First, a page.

Protests urging authorities to block social media sites spreading blasphemy have been held in Pakistan
Pakistan says it has asked Facebook to help investigate "blasphemous content" posted on the social network by Pakistanis, reports BBC. Facebook has agreed to send a team to Pakistan to address reservations about content on the social media site, according to the interior ministry.
Blasphemy is a highly sensitive and incendiary issue in Pakistan. Critics say blasphemy laws, which allow the death penalty in some cases, are often misused to oppress minorities. Earlier this week Pakistani Prime Minister Nawaz Sharif voiced his support for a wide-ranging crackdown on blasphemous content on social media.
In a statement on his party's official Twitter account, he described blasphemy as an "unpardonable offence". Then on Thursday, Interior Minister Chaudhry Nisar reasserted Pakistan's determination to tackle the issue, saying he would take "any steps necessary" to make sure Pakistan's message got across.
He said he had asked officials to liaise with the FBI in the US and with social media platforms on a daily basis. "Facebook and other service providers should share all information about the people behind this blasphemous content with us," he is quoted as saying by the Dawn newspaper.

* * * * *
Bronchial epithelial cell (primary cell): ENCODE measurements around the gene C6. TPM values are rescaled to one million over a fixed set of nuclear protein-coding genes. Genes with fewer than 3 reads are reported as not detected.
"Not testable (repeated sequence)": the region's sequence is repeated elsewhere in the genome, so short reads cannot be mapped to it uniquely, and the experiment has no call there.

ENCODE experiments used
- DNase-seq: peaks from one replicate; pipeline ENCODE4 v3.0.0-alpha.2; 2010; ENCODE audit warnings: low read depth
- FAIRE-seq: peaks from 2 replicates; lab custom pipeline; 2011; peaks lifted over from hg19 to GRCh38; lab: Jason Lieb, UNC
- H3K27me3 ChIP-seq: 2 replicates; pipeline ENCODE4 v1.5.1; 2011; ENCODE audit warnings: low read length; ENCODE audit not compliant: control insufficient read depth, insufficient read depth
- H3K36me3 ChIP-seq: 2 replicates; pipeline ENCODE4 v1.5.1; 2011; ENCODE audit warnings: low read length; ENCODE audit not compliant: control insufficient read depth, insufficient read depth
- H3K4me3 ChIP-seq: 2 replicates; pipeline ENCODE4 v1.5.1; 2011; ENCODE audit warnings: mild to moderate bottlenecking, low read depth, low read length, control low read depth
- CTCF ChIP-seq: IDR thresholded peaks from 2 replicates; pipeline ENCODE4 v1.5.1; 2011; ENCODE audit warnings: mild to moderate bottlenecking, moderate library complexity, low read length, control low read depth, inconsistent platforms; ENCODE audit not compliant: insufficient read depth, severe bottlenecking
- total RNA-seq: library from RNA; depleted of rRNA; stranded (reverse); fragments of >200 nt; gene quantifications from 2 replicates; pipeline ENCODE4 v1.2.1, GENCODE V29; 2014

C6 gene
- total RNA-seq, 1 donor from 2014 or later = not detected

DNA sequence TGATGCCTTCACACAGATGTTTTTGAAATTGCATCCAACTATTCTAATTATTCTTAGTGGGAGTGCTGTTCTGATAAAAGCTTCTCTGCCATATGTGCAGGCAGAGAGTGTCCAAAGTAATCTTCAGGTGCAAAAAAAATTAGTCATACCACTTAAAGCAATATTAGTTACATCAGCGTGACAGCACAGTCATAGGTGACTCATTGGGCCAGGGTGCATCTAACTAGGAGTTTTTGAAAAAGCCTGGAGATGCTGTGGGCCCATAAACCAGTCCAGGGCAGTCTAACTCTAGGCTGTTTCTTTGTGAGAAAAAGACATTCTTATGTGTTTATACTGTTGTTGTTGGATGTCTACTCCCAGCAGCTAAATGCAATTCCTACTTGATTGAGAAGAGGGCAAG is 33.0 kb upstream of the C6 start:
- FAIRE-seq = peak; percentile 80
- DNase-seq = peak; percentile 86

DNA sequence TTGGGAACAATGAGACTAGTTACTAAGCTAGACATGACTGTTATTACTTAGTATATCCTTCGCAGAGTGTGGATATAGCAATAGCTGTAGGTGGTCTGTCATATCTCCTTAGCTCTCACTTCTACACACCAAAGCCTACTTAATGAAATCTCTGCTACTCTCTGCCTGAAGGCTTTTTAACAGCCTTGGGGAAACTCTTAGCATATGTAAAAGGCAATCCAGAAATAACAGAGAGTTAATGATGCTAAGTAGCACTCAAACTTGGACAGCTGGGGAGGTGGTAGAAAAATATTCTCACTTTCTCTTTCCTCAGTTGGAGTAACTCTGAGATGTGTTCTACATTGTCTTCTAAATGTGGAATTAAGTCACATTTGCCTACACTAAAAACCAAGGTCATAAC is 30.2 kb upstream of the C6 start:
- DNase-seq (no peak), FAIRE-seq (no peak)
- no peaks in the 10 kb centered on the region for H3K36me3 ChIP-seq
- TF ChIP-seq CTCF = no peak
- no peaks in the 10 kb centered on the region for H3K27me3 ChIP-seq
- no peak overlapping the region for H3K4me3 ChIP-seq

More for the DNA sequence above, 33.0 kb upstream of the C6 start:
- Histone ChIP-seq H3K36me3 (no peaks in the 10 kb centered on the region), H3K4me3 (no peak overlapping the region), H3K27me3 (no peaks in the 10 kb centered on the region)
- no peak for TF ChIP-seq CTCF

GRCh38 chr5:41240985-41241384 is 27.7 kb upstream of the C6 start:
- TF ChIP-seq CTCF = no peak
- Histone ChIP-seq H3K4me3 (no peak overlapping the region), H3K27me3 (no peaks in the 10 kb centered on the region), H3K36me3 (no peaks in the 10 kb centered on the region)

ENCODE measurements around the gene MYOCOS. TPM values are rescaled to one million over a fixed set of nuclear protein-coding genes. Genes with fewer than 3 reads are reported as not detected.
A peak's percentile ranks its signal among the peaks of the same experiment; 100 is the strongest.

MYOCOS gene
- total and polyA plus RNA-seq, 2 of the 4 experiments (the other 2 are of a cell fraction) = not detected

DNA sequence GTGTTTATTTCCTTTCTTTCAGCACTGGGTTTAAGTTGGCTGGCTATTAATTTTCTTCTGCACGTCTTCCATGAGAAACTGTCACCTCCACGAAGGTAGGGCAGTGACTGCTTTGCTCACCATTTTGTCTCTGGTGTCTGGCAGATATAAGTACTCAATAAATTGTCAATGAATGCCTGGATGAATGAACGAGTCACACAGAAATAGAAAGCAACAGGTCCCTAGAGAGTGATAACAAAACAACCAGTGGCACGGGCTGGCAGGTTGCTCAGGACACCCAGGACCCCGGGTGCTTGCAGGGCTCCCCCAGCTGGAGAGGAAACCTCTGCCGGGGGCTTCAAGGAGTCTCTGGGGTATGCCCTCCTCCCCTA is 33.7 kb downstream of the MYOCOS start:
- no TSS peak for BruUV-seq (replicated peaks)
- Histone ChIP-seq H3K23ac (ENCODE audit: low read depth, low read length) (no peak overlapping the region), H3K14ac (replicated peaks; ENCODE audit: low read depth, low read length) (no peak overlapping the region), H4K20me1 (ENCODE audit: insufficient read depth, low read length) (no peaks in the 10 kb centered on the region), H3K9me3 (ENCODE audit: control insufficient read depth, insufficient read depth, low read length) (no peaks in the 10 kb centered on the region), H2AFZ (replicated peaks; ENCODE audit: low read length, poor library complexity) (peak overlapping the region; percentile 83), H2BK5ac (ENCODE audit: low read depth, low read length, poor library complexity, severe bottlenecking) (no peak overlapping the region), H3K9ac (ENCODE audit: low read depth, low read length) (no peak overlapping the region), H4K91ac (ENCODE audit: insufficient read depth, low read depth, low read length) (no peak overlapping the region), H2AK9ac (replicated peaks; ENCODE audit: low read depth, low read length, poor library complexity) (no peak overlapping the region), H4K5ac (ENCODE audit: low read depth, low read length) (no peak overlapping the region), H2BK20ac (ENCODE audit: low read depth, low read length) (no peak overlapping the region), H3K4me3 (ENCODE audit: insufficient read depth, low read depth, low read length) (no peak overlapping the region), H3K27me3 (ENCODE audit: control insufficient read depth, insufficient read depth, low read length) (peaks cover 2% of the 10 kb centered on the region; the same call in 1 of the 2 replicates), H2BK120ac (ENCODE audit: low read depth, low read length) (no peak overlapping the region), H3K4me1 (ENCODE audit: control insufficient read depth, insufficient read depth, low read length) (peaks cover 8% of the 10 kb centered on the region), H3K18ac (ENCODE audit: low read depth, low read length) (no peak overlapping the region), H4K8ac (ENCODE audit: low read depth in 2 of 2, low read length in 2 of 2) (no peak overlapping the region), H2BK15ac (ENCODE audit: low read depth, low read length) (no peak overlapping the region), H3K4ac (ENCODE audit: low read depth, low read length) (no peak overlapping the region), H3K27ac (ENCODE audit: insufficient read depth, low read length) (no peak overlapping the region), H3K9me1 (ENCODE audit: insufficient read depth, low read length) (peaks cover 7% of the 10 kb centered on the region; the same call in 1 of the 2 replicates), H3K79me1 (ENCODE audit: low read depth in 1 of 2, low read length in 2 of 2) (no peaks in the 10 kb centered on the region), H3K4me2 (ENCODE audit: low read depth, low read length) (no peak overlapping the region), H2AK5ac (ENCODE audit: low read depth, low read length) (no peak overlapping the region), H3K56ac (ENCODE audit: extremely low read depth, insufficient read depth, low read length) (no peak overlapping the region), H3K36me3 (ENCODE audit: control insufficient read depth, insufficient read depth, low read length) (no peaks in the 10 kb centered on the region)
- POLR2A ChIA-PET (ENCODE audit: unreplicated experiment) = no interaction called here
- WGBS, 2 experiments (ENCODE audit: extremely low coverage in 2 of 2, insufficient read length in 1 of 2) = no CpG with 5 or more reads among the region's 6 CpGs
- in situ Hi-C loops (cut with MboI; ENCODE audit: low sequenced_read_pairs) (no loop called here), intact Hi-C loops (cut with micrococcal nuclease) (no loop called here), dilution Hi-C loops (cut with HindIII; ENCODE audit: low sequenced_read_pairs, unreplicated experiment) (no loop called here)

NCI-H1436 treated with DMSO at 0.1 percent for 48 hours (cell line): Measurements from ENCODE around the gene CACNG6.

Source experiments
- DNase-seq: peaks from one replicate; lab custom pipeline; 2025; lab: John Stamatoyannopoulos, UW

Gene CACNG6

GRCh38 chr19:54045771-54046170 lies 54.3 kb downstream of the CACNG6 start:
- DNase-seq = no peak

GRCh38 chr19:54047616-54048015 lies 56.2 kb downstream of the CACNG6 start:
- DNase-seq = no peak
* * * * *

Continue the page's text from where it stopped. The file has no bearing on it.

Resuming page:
There has been little official description of what blasphemous content has been found online so far, but in the past blasphemy accusations have ranged from depictions of the Prophet Muhammad to critiques and inappropriate references to the Koran.
But some critics say that this latest move is simply a way of cracking down on dissent. When five liberal bloggers and activists recently went missing, they were accused of blasphemy on social media. It is a very serious allegation in the deeply conservative nation, which can make those accused of it a target of public anger.
In Pakistan there is a growing popular resentment to this so-called "blasphemous content" on social media, especially on Facebook. People are often openly accused of "committing blasphemy on social media". One top security agency has openly urged the masses to report anyone who is involved in posting such material online.
Leave Your Comments